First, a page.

Monday, February 16, 2009
Gordon Gartrelle finishes off this batch of Chitlins and Gefilte Fish: "We need to be more like the Jews..."
A few months ago, T.R.O.Y.’s RHS penned an extraordinary piece on the Juggaknots song “Generally,” a song he describes as “a dissection of the racial subtext of The Dukes Of Hazzard television show.” As thorough as his analysis is, RHS doesn’t mention what I think is the song’s defining line:
“sure was a brainwashed kid but never had a fad with rockin’ a swastika.”
It comes as rapper Breeze reflects on the fact that, through The Dukes of Hazzard, the Confederate flag became a symbol stripped of its history and mass marketed to an eager public—a feat Breeze deems unimaginable for the ultimate symbol of modern anti-Semitism. Initially, I read the aforementioned line as a simple condemnation of mainstream America’s callousness toward blacks: “white people don’t respect us because they don’t value black lives.” I now see Breeze’s line as a critique of black offense politics, especially as measured against Jewish offense politics. To me, the topic underlying this line—black self-conceptions vis-à-vis the perception of Jews—is even more interesting than personal interactions between Blacks and Jews, positive or negative.
Old school African American race men and women often say that black folks should model their behaviors after those of a host of ethnic groups: Koreans, Arabs, Mexicans, Jamaicans—basically, any group but our own (for a variety of reasons, previous generations of black people are like a foreign ethnic group to modern black folks).
Black people regularly praise other ethnic groups’ success, work ethic, commitment to education, cohesiveness, and self-sufficiency. What all of this says about our estimation of ourselves is a topic for another day (no, really. Chauncey will be tackling this subject soon).
In any case, black folks’ “model minority” envy extends to Jews as well, of course, but Jews represent something else in the black imagination, namely, the idealized vision of what right wingers call “grievance politics” and “PC identity politics.” At the heart of this idealization is the practice of defending the collective public image from a constant stream of attacks. While “Generally” never explicitly mentions Jewish activism, Breeze could very well have added to his lyrics the following appeal to his black brethren:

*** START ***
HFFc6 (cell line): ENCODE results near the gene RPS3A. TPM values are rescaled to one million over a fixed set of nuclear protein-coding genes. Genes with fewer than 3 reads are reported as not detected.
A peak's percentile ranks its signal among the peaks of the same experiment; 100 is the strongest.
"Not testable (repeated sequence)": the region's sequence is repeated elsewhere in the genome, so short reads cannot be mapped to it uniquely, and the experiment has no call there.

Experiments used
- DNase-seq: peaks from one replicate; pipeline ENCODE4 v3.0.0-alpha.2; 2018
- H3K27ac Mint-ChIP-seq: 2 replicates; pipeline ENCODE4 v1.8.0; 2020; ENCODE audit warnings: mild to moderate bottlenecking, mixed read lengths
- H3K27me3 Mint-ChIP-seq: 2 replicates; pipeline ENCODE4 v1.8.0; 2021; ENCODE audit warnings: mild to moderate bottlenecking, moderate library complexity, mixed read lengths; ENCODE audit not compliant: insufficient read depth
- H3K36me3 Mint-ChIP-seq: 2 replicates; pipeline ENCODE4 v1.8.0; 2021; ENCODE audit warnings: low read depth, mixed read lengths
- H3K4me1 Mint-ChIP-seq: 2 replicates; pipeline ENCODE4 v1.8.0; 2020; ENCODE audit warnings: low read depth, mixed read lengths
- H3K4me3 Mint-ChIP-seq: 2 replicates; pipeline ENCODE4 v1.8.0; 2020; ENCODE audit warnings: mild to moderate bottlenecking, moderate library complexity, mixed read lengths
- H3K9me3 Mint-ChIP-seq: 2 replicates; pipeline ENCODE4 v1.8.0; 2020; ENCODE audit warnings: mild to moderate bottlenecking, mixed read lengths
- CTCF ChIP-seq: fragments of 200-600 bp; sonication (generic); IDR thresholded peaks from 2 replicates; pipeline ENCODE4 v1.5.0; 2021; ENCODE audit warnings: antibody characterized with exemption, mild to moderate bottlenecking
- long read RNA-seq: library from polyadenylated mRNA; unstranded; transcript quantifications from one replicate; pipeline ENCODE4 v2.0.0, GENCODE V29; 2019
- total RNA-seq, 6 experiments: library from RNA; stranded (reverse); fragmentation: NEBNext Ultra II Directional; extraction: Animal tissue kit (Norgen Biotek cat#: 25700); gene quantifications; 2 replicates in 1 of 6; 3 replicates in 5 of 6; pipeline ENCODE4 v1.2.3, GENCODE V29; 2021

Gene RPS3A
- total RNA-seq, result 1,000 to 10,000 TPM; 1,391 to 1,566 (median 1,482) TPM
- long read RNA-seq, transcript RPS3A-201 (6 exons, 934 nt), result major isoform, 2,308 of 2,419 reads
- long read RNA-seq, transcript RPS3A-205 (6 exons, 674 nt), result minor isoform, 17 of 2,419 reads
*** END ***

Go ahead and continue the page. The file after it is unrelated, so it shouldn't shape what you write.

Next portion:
“White folks continue to disrespect us and ignore our indignant cries of offense because we don’t stand up for ourselves. We need to be more like the Jews. Jews would never allow mainstream America to get away with such levels of disrespect.”
Jewish elites stick to the public script (on the Holocaust, Israel, anti-Semitism), and they devote waves of resources to shaming and punishing those who depart from it. Jewish people who critique this process have their authenticity questioned and are labeled “self-hating Jews.” We should be that disciplined. We must stigmatize offenses against black dignity and history to the extent that Jews have stigmatized offenses against Jewish people…or so the story is told by black race men and women.
Black folks are certainly aware that we have our own rigid public speech norms (on the middle passage, American bondage, Jim Crow, the Civil Rights Movement) and our own authenticity- questioning slur (Uncle Tom). We just think that our forms of speech policing are nowhere near as effective or serious as Jewish people’s. Ask a politically-inclined black person to name the third rail of public discourse. Anti-Semitism will likely be the response. Incidentally, if you were to ask the same question to a politically-inclined Jewish person, the answer you’d get would probably be anti-black racism.
Triangulation is central to the internal and external politics of blacks and Jews. This triangulation—this psychic bond of mutual (mis)perception, this constant measuring against the other, this notion that the sympathy grass is greener on the other side—forms the core of our “special relationship” and is a big reason why calls for more Black-Jewish dialogues won’t subside any time soon.